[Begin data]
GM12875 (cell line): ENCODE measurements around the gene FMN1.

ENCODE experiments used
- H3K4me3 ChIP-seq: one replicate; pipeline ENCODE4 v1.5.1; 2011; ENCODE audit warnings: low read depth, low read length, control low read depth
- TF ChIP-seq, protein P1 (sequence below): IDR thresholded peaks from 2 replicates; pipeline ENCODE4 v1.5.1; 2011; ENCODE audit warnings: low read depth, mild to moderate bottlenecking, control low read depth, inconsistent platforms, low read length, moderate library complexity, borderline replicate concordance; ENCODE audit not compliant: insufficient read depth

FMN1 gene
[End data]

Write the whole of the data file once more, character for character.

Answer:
GM12875 (cell line): ENCODE measurements around the gene FMN1.

ENCODE experiments used
- H3K4me3 ChIP-seq: one replicate; pipeline ENCODE4 v1.5.1; 2011; ENCODE audit warnings: low read depth, low read length, control low read depth
- TF ChIP-seq, protein P1 (sequence below): IDR thresholded peaks from 2 replicates; pipeline ENCODE4 v1.5.1; 2011; ENCODE audit warnings: low read depth, mild to moderate bottlenecking, control low read depth, inconsistent platforms, low read length, moderate library complexity, borderline replicate concordance; ENCODE audit not compliant: insufficient read depth

FMN1 gene